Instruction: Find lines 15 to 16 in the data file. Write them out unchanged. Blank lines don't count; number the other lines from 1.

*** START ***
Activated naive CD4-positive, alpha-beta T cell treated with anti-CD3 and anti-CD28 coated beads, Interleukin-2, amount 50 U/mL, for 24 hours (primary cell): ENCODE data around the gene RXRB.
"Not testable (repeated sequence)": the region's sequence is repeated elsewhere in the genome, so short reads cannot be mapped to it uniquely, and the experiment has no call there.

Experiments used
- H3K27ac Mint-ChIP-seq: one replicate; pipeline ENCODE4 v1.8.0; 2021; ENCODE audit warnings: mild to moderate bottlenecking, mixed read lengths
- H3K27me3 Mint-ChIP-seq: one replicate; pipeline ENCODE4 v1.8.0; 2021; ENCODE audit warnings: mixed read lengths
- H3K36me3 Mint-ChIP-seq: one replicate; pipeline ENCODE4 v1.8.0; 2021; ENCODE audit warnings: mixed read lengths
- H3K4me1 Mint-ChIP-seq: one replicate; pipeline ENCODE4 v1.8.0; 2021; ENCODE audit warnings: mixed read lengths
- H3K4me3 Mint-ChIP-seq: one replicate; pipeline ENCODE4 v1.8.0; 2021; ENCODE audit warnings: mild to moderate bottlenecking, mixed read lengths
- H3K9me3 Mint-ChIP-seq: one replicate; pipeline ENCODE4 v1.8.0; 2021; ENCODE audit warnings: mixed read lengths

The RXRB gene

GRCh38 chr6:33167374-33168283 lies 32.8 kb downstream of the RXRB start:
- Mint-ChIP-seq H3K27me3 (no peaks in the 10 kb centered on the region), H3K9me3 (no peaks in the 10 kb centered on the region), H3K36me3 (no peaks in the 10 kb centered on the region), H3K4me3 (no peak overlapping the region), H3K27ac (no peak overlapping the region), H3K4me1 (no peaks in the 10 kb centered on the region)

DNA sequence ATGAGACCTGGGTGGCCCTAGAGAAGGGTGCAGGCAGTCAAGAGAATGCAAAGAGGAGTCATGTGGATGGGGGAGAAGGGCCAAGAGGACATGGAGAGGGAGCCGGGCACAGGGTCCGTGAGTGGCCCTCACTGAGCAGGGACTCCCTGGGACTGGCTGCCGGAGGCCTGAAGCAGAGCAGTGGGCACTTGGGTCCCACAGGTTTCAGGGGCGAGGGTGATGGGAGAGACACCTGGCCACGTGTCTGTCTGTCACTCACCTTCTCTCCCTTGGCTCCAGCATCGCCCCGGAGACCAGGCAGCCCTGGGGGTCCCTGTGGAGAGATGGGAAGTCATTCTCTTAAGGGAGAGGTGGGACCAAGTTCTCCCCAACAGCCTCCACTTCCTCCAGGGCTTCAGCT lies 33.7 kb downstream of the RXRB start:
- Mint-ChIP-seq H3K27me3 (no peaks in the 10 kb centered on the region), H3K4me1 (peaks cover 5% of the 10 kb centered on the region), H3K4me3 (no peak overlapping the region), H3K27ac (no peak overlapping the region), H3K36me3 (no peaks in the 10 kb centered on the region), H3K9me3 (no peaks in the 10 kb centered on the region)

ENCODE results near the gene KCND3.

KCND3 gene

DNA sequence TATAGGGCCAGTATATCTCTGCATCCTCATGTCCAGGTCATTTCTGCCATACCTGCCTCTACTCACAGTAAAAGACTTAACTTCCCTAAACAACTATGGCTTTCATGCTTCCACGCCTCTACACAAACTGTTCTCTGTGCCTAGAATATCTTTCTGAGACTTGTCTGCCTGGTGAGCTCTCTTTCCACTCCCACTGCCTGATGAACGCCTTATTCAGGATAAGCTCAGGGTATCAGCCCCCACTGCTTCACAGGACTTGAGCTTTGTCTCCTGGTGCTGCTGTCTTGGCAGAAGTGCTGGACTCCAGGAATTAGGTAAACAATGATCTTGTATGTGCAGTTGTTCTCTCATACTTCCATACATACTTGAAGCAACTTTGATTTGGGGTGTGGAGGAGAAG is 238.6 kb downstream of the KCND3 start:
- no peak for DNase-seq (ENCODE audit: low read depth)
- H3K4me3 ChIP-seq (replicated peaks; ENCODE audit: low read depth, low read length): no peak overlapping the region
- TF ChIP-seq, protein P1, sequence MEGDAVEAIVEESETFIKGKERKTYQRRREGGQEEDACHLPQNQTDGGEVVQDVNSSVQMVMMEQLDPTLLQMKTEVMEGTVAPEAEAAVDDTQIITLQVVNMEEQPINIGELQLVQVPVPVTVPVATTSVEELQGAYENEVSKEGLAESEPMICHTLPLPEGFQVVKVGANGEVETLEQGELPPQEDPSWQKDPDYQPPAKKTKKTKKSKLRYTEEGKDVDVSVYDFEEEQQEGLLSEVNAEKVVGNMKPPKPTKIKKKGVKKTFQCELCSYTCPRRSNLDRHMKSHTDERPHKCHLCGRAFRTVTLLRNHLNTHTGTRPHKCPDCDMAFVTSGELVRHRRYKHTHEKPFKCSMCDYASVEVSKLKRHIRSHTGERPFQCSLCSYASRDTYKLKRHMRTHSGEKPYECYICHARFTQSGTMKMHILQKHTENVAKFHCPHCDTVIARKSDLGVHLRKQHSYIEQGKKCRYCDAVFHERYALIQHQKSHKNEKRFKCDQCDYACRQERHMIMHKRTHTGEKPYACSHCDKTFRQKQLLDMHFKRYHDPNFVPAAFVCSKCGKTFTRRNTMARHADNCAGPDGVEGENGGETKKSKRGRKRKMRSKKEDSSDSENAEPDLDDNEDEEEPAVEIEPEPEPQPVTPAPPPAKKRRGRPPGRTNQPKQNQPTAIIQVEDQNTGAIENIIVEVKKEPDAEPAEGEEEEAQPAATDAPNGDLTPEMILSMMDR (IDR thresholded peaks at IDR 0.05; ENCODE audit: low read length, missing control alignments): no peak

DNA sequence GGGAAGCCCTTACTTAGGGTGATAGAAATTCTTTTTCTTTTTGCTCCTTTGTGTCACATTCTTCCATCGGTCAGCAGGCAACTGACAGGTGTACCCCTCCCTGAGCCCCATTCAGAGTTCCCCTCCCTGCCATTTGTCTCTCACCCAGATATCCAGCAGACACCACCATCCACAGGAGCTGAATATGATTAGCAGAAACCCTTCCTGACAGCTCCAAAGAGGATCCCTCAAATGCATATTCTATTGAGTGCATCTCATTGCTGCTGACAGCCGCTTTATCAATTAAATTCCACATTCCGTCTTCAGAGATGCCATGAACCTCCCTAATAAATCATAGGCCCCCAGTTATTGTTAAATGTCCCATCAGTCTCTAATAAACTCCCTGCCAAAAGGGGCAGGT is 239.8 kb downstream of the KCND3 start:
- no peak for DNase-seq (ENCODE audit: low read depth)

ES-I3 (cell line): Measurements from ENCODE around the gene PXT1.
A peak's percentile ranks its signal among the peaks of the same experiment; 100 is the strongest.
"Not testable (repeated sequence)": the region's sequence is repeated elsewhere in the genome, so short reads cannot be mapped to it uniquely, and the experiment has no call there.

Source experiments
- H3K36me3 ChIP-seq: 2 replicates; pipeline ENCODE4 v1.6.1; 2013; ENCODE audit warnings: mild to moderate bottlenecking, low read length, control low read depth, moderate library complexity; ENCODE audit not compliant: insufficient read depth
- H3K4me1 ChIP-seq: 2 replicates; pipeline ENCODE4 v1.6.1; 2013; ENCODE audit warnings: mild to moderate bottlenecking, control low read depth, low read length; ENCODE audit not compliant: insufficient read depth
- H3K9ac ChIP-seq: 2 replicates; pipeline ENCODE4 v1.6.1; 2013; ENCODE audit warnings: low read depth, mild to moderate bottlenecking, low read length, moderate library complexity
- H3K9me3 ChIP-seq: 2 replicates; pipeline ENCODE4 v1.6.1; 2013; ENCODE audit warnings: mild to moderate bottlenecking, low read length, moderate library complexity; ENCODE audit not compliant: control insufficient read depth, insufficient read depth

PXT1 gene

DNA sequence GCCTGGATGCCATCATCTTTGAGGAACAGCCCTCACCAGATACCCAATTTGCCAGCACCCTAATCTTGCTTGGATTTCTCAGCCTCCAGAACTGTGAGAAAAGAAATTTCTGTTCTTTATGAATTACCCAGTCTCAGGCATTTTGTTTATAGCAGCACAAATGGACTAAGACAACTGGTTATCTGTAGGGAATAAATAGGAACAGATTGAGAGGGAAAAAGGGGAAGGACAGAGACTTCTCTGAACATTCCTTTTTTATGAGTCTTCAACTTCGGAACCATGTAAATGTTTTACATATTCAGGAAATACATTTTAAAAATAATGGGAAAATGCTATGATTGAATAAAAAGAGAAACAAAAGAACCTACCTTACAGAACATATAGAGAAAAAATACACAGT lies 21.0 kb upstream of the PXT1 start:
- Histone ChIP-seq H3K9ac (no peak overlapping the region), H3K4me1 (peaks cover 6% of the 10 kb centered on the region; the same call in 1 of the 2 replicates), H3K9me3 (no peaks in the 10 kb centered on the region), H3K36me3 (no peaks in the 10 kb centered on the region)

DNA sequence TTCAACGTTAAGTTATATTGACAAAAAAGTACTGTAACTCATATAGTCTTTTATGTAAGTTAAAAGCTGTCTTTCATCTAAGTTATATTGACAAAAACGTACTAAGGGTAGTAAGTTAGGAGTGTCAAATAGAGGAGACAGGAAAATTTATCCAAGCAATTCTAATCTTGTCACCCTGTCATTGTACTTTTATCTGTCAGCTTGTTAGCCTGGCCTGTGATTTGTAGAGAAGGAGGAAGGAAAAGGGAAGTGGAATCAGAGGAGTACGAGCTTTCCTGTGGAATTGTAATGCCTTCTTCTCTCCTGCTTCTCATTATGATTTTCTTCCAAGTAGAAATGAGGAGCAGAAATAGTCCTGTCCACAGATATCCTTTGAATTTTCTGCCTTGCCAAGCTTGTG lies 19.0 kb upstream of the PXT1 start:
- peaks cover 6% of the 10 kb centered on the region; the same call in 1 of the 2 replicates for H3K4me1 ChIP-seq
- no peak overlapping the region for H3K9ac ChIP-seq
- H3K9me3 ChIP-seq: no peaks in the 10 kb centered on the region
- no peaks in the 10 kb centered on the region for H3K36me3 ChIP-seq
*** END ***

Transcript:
ENCODE results near the gene KCND3.

KCND3 gene